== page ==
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FDA: Criminal probe begun in salmonella outbreak

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  • NEW: FDA announces criminal probe into PCA, responsible for salmonella outbreak
  • Georgia agriculture commissioner asks governor whether state can investigate
  • Peanut products from Georgia plant found to be contaminated
  • Eight deaths linked to salmonella outbreak
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From Marylynn Ryan
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ATLANTA, Georgia (CNN) -- The Food and Drug Administration said Friday that a criminal investigation has begun into the Georgia plant linked to a salmonella outbreak.

The Peanut Corporation of America found salmonella in its plant in Blakely, Georgia, the FDA said.

The Peanut Corporation of America found salmonella in its plant in Blakely, Georgia, the FDA said.

Stephen Sundlof, director of the FDA's Center for Food Safety and Applied Nutrition, told reporters that the agency's office of criminal investigation will work through the Department of Justice to develop a case and prosecute if necessary.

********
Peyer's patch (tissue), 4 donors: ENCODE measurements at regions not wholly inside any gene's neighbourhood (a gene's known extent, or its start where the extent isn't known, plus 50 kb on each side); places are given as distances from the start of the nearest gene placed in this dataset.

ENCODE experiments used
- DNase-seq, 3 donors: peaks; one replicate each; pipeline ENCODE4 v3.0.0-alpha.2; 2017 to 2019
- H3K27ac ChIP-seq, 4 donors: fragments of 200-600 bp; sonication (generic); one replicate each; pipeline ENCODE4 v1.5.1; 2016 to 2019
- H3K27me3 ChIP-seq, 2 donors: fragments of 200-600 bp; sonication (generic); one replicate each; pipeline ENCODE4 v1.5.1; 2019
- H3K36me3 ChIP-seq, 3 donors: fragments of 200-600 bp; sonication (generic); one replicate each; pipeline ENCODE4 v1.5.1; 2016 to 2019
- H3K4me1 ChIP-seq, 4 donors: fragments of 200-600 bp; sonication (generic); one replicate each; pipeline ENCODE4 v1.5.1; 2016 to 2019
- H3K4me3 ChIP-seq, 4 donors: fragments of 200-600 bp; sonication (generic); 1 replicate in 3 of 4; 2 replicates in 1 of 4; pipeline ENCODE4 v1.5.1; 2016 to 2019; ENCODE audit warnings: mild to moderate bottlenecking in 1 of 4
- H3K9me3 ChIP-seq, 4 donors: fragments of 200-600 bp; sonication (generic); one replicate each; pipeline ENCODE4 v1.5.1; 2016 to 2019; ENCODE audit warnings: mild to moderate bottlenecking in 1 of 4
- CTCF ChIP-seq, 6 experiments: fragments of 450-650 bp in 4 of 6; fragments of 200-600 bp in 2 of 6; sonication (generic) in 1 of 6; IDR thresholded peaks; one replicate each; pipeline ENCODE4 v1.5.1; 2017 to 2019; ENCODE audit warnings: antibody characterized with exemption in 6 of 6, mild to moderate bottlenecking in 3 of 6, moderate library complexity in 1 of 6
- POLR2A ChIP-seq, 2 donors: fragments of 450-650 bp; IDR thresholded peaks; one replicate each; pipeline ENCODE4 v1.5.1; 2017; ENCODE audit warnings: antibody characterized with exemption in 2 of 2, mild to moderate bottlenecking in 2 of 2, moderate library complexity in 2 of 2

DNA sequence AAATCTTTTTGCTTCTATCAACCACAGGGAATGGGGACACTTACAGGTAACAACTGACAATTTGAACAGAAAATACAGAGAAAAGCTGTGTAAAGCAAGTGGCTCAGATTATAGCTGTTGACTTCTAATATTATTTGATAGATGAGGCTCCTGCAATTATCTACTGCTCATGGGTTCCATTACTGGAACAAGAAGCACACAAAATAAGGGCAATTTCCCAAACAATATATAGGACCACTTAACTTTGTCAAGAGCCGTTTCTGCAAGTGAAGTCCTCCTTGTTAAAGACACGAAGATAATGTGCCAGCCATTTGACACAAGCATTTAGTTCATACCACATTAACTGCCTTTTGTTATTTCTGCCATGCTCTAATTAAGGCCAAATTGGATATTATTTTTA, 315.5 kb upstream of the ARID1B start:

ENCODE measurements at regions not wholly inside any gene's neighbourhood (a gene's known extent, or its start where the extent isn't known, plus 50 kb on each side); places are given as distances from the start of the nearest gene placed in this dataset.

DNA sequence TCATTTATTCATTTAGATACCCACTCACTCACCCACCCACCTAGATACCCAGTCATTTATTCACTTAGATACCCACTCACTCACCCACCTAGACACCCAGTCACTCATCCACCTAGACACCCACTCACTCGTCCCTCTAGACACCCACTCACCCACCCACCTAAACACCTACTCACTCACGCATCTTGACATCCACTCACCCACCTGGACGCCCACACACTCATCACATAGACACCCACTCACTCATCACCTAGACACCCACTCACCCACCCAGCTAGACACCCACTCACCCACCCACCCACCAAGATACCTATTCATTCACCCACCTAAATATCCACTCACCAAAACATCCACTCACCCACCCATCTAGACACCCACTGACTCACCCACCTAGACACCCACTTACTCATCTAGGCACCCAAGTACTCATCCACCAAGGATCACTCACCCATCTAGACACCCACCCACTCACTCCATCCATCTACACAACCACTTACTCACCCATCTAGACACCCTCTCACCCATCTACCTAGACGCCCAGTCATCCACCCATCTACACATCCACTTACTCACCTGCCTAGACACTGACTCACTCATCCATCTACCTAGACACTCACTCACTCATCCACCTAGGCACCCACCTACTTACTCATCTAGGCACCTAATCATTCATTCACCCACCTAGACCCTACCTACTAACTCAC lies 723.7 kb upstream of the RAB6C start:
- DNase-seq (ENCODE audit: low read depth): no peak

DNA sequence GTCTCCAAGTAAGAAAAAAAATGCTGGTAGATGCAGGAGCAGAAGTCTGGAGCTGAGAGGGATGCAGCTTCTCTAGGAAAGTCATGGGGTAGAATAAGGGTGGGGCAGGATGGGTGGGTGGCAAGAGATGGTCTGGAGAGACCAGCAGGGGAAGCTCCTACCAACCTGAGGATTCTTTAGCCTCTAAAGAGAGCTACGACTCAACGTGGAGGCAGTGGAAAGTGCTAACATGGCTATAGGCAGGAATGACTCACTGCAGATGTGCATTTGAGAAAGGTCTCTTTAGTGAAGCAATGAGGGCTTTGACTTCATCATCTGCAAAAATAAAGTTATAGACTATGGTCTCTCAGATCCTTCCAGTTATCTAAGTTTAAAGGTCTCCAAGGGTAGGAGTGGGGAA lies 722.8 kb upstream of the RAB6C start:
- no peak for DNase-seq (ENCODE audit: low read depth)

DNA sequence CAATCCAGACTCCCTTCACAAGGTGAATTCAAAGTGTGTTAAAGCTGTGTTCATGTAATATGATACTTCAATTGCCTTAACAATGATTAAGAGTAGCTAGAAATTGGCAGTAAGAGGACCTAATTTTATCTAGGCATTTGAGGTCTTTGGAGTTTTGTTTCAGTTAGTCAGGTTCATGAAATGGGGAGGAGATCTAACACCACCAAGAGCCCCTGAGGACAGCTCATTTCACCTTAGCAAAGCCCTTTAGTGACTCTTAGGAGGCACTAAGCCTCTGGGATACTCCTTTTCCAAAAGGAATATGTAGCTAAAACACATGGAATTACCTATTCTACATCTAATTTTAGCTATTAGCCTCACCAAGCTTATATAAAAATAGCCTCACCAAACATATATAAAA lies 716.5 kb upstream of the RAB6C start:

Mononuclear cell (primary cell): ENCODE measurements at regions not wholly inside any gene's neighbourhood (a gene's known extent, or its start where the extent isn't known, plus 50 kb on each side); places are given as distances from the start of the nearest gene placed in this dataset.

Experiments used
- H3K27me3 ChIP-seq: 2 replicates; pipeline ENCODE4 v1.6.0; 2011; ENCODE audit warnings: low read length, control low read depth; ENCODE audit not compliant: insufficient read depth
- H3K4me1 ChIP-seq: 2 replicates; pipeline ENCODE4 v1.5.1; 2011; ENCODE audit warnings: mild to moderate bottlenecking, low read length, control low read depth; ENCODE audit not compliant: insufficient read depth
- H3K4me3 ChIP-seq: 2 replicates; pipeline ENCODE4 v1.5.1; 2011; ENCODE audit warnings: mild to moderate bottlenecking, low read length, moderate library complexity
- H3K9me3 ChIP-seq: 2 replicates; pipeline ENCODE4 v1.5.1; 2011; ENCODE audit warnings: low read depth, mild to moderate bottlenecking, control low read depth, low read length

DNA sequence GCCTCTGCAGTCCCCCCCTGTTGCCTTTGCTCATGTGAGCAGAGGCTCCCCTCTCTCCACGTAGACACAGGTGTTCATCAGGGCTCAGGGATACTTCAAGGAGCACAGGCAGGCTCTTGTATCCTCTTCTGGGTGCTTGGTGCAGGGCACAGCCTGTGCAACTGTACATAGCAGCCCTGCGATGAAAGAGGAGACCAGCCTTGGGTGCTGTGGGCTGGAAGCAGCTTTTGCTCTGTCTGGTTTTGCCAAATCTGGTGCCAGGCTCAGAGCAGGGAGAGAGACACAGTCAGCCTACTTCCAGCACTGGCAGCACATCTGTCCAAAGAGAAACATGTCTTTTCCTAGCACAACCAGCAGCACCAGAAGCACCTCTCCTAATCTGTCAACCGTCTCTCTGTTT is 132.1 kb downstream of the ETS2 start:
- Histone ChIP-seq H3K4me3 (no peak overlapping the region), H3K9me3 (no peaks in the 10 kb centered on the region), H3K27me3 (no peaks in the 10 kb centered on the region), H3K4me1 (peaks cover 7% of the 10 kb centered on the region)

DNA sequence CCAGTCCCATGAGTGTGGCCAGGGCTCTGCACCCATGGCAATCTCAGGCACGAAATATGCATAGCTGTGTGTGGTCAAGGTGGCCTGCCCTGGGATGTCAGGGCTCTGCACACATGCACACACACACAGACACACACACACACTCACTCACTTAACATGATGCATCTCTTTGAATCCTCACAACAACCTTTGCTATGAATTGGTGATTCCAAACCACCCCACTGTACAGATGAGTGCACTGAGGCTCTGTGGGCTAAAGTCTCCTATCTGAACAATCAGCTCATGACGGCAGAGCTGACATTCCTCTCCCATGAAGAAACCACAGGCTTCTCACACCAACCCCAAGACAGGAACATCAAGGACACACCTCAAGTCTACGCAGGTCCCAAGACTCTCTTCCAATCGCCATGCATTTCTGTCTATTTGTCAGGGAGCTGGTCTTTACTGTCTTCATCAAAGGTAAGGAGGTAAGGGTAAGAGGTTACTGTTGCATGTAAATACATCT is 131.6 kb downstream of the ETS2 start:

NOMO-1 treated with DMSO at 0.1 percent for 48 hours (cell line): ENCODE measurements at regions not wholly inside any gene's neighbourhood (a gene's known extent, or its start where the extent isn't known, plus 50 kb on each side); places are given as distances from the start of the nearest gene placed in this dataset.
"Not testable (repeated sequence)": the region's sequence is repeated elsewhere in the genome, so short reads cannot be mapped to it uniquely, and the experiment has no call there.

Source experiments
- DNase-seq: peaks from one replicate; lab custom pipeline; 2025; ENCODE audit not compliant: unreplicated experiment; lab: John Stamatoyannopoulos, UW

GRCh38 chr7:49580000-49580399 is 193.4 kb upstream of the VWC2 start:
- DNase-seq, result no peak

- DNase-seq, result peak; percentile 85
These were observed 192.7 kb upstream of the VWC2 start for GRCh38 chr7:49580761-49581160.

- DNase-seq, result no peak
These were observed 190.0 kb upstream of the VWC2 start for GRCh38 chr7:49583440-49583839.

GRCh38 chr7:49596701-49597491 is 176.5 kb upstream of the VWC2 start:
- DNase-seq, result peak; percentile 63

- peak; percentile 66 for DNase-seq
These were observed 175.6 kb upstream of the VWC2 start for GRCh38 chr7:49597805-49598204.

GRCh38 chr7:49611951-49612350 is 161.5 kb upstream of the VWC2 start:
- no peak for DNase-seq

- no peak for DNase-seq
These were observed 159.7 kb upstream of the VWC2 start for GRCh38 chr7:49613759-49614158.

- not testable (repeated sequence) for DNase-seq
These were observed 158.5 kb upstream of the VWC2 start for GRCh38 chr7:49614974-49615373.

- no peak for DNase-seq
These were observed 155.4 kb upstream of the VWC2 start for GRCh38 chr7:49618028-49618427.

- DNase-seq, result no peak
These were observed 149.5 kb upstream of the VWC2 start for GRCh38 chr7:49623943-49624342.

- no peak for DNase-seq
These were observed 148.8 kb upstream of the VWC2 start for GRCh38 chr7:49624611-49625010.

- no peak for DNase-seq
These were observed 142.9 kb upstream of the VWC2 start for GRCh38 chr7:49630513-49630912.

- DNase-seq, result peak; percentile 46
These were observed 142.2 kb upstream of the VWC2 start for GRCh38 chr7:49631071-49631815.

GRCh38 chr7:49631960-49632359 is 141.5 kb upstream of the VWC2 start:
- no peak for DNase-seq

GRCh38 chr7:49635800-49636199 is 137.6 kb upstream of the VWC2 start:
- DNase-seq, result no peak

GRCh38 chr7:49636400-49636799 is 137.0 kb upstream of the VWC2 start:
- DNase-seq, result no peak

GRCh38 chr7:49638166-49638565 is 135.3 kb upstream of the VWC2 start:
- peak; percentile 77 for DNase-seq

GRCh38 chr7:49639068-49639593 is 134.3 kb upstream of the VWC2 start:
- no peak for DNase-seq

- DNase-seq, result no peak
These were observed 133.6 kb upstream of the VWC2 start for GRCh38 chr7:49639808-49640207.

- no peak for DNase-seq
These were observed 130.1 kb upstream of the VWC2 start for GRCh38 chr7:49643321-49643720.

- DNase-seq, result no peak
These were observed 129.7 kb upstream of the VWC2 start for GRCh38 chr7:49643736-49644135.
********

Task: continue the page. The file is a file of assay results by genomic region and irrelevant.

More than 500 cases of salmonella in 43 states and Canada have been linked to products (peanut butter and peanut paste made from ground, roasted peanuts) from the Peanut Corporation of America's Blakely, Georgia, plant since September. At least eight people are believed to have died from the outbreak.

Earlier in the day, Georgia Agriculture Commissioner Tommy Irvin asked Gov. Sonny Perdue to determine whether the Georgia Bureau of Investigation has jurisdiction to conduct a criminal probe of PCA.

The company has locations in more than one state, so there are questions as to who is able to investigate, Perdue spokesman Bert Brantley said Friday. The company has headquarters in Virginia but plants in Texas and Georgia.


PCA announced an expanded recall of peanut butter and peanut paste produced from its Georgia plant last week. PCA doesn't directly supply to supermarkets, so brand-name peanut butters are not expected to be affected, according to the Centers for Disease Control and Prevention in Atlanta.

Instead, PCA sells peanut paste in bulk. The peanut butter is sold in containers ranging in size from five to 1,700 pounds. The peanut paste is used in the manufacturing of cakes, candies, crackers, cookies and ice cream, FDA officials said.

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